These kinds of projects do end up expensive in time and money, but there will be the satisfaction of putting a piece of family history back into shape as well.
If your tractor needs any major mechanical work that you aren't comfortable doing for yourself, you might ask at the local Community College.I know several people that had old tractors ,who took them to the Prof. training the kids taking mechanics classes, and they did the work at the College shop for the cost of the parts.It took all year sometimes but the price is right.
__________________ Never argue with an idiot. They will just drag you down to their level and then beat you with experience.--Red Green
Check it out and see what it needs. Figure out what you want it to be like when you are finished. It can be a money pit if you let it, or a good time with the family if you keep it simple and stick to your plan.
I have done a lot of custom mods to cars and trucks, the biggest money waster is changing their minds half way thru the project or after you have finished it. Water pumps and a tune up is just maintenance so if you can do it, it is cheap, drain the gas tank and run something like sea-foam mixed with gas thru it to clean out the moisture and crud. Good luck.
Don't question my right to own a gun and I won't question your stupidity not to.
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You may be surprised at what you can find locally... I think Case is the current owner of International Harvester/Farmall, your local Case tractor supply may have/order many of the parts you need..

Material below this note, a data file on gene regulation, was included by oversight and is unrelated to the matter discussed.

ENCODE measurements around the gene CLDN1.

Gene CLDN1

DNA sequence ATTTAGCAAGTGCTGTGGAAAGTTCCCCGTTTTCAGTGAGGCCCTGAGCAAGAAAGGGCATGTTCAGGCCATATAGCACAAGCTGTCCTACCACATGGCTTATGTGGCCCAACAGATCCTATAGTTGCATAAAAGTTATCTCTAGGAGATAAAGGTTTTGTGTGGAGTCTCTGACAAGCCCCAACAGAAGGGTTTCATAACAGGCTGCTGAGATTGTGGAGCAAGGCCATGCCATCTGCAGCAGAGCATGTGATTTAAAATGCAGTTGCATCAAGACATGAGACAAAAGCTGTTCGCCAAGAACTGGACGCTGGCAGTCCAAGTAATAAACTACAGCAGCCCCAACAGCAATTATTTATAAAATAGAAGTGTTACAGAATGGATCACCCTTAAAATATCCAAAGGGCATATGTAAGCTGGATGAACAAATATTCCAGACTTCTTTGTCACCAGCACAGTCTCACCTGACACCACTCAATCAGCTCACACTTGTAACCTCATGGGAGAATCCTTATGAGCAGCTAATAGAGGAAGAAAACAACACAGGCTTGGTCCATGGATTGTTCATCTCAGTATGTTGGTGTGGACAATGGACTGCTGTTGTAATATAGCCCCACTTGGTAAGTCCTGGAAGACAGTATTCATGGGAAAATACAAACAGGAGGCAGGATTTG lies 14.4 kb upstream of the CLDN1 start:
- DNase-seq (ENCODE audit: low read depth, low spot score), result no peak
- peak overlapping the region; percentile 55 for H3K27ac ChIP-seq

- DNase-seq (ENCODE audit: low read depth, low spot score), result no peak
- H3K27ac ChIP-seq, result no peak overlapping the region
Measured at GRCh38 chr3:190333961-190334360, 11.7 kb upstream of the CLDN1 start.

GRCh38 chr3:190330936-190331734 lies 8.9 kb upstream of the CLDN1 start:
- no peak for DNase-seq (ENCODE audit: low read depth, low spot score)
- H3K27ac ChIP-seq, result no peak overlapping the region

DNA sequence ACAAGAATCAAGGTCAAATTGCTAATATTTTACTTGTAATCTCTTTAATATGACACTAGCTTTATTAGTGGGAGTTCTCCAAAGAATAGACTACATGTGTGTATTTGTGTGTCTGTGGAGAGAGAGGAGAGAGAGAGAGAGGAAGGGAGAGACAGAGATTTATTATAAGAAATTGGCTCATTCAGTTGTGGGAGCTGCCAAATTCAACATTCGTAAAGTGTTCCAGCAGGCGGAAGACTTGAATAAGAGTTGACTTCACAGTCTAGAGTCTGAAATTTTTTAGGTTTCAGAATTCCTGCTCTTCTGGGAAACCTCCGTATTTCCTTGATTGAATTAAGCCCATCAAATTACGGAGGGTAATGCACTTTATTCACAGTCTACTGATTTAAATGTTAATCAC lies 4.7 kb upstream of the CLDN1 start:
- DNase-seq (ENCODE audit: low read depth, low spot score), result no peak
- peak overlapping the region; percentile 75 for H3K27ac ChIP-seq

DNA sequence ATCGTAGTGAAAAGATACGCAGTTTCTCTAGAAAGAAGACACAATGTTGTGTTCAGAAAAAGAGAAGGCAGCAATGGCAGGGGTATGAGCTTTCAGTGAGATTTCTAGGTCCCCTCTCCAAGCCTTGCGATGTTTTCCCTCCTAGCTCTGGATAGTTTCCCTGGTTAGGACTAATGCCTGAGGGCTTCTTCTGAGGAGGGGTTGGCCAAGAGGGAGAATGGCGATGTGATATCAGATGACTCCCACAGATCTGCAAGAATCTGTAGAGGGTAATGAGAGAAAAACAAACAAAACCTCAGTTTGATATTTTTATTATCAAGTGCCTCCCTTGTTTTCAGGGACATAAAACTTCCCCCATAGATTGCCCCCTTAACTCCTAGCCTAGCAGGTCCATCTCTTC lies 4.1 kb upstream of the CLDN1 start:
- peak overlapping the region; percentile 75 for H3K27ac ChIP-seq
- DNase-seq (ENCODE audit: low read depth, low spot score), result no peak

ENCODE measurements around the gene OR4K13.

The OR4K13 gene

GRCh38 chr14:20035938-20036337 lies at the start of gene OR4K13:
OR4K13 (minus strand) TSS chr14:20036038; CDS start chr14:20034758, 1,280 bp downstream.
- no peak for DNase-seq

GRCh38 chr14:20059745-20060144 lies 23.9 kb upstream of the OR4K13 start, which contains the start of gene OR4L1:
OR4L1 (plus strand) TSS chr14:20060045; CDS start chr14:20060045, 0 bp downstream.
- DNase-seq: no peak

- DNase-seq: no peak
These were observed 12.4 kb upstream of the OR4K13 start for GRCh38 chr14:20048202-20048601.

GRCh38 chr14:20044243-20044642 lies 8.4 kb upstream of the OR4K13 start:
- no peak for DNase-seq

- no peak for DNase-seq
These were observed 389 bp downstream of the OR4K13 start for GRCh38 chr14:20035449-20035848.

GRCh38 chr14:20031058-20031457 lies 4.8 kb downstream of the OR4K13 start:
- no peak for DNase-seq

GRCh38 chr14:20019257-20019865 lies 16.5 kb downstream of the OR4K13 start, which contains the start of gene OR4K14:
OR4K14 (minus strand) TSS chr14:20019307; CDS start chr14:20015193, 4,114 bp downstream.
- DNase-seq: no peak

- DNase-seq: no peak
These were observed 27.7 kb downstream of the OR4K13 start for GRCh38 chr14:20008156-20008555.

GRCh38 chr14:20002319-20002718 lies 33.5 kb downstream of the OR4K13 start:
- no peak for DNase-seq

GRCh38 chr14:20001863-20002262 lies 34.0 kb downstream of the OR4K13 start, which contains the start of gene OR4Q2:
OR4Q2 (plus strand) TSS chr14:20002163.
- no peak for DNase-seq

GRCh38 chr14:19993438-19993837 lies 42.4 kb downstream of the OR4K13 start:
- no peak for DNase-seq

I can usually get whatever I need for my 9N from the New Holland dealer (I guess they have the rights for the Ford tractors)
I'd really like to restore it to new condition but I fear it is a money pit and/or more work than I can under take. I mean I'm somewhat mechanically inclined, meaning I can normally get myself going again if I breakdown, I can change plugs, wires, water pump but I don't want to bite off more than I can chew so to speak. I may just change what's broken and wore out and tune it up and use it like it is.
I do know that about 3 years ago the rear rims rusted out due to that stabilizing fluid being in them. He had a friend down the road patch them but didn't put the fluid back in.
Next time I'm over there ill take a couple pics as it currently sits.
Century Arms AR-15A2, 5.56
1946 Mosin-Nagant M44, 7.62x54R
1978 YUGO SKS, 7.62x39
NEF Protector Pump, 12 gauge
Savage Model 64, .22LR
NEF Pardner Tracker II, 12 gauge
Rock Island Armory 1911A1, .45 ACP
Remington 870 'Express Magnum' 12 gauge
Bersa Thunder .380
new rims can be gotten fairly cheap I have replaced all 4 of mine, if you do use the tractor pulling stuff around you may find that fluid in the tires useful, it really helps my Allis, nowadays they have different fluids than the old chloride which aren't corrosive, beet juice is supposedly the best now. I just picked up a new Kioti 4x4 50 HP this year and want to get that loaded but those tires are larger than your Farmall, it won't be cheap.
I requested a print catalog from stieners so I can look up and order parts, anyone know if there are any repair manuals available like the Hanes manuals for cars and trucks?
before ordering anything you may want to search around, I found All States Ag Parts cheaper than Steiner on the stuff I was looking into, also there's other online sources. Steiner did have a couple things that I didn't find easily on other sites.
. if you do use the tractor pulling stuff around you may find that fluid in the tires useful, it really helps my Allis, nowadays they have different fluids than the old chloride which aren't corrosive, beet juice is supposedly the best now ..
I have an International 856 with the big tires and find that fluid in the tires to be almost essential for any real traction. I have the fluid in the right tire up to the level of the top of the rim. The fluid in the left tire is to the bottom of the rim. Doing it this way off-sets the tendency of the right tire to spin first. On level ground, under load, the slippage of both tires is pretty much the same.